The physical and mental pain associated with heroin withdrawal can be a trigger for relapse. Withdrawal symptoms can include cold sweats, nausea, vomiting, stomach pains and spasms, intense muscle aches, insomnia, extreme anxiety, depression, and even desperation. Heroin use suppresses the brain’s sensations of pain, both emotional and physical. When a person stops using heroin, their brain is re-activated causing the physiological and emotional distress to return. When this happens, many people see no choice but to continue their use of heroin. They would rather not face the unbearable pain that may reappear.

A number of medical treatments are available for heroin addiction.  All medical approaches include pharmacological intervention, whether a heroin user chooses a rapid detox or the standard drug rehab approach. It is crucial that treatment programs inform patients of the risks and benefits of the drugs used for treatment. While some medication can reduce the symptoms of withdrawal, they can also become habit-forming themselves (cross addiction).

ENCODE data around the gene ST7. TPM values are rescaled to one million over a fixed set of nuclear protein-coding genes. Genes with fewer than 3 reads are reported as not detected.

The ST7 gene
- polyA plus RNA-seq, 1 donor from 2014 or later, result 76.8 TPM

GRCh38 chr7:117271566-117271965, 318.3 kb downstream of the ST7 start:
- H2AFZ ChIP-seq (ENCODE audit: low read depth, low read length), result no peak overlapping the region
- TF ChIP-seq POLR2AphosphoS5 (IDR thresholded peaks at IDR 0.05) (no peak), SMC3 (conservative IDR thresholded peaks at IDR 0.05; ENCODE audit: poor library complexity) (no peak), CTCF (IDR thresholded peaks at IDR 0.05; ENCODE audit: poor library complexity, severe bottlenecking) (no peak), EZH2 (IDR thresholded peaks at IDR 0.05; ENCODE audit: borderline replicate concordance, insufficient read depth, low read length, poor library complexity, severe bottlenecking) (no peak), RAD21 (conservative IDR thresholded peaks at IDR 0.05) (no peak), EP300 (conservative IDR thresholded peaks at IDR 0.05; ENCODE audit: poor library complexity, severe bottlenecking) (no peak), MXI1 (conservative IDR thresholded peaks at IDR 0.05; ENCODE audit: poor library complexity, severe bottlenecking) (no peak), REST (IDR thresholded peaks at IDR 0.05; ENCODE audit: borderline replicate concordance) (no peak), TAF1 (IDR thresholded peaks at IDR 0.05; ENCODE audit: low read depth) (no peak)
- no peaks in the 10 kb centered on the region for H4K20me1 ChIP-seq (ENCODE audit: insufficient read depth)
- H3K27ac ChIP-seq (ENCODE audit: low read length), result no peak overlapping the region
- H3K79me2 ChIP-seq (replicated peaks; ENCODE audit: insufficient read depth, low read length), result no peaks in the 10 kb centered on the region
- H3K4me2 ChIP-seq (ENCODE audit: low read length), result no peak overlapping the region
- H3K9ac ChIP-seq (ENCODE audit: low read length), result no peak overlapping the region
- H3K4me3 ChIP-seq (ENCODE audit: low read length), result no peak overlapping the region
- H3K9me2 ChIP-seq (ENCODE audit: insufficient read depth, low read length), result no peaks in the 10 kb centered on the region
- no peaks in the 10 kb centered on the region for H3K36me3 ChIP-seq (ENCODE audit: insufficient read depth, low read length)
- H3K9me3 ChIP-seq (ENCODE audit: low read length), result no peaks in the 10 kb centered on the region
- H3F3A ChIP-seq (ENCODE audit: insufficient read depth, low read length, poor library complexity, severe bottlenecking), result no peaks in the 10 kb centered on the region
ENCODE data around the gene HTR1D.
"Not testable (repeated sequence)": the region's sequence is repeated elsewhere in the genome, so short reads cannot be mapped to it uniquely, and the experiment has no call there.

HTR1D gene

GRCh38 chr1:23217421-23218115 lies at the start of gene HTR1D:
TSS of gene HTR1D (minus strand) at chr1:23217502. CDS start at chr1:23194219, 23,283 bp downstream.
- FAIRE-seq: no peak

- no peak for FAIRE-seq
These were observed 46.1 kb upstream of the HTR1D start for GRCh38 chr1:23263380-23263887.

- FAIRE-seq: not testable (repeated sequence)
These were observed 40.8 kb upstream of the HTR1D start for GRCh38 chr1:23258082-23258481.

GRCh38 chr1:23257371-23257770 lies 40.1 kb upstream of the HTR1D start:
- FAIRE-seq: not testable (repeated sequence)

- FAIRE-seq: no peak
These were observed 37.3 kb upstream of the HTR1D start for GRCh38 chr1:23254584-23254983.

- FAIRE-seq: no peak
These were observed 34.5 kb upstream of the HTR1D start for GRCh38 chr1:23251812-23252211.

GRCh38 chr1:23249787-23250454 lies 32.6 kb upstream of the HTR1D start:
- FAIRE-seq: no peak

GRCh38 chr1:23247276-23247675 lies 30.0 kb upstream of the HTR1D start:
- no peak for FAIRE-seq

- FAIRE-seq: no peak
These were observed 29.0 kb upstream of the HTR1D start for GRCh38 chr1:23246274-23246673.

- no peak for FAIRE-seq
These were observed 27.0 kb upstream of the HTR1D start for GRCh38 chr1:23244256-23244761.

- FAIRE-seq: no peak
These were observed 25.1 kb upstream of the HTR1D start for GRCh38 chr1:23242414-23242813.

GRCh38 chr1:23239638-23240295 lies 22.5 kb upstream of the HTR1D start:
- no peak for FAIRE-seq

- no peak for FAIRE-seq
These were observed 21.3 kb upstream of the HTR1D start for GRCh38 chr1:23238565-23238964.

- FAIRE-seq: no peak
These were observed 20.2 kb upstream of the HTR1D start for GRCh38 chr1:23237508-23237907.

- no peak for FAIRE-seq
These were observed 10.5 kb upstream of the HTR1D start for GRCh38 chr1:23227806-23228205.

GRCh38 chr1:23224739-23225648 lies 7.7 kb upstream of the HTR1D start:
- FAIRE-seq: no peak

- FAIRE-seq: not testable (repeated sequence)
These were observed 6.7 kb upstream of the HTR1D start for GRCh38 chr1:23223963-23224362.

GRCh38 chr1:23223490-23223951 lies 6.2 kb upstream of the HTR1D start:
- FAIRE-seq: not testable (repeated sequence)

Pharmacotherapy Treatments for Heroin

Rapid Heroin Detox programs and most standard detox programs use a combination of FDA-approved drugs to aid in the process of withdrawal. However, physicians use the drugs in quite different ways.

Standard detox programs often use methadone or Suboxone (or other buprenorphine based medications) to help delay withdrawals symptoms and control cravings. Unfortunately, all of these drugs are opioid-based, offering similar effects to heroin. Those same drugs also have a very high risk of addiction. Moreover, the user will likely experience intense withdrawal symptoms when trying to discontinue use. By continuously taking methadone, Suboxone, or other buprenorphine-based drugs used for Medication Assisted Treatment (MAT), a person can become independent of heroin. However, they will be dependent on a methadone or buprenorphine-based medicine.

Rapid detox treatment programs use medications such as naloxone and naltrexone.  Both are non-habit forming and help induce and speed up withdrawal symptoms during anesthesia-assisted detox. They also control physical cravings post-treatment. Since physicians monitor patients around the clock and provide individualized care in a hospital, they can manage withdrawal symptoms carefully, based on the assessment and unique history of each patient.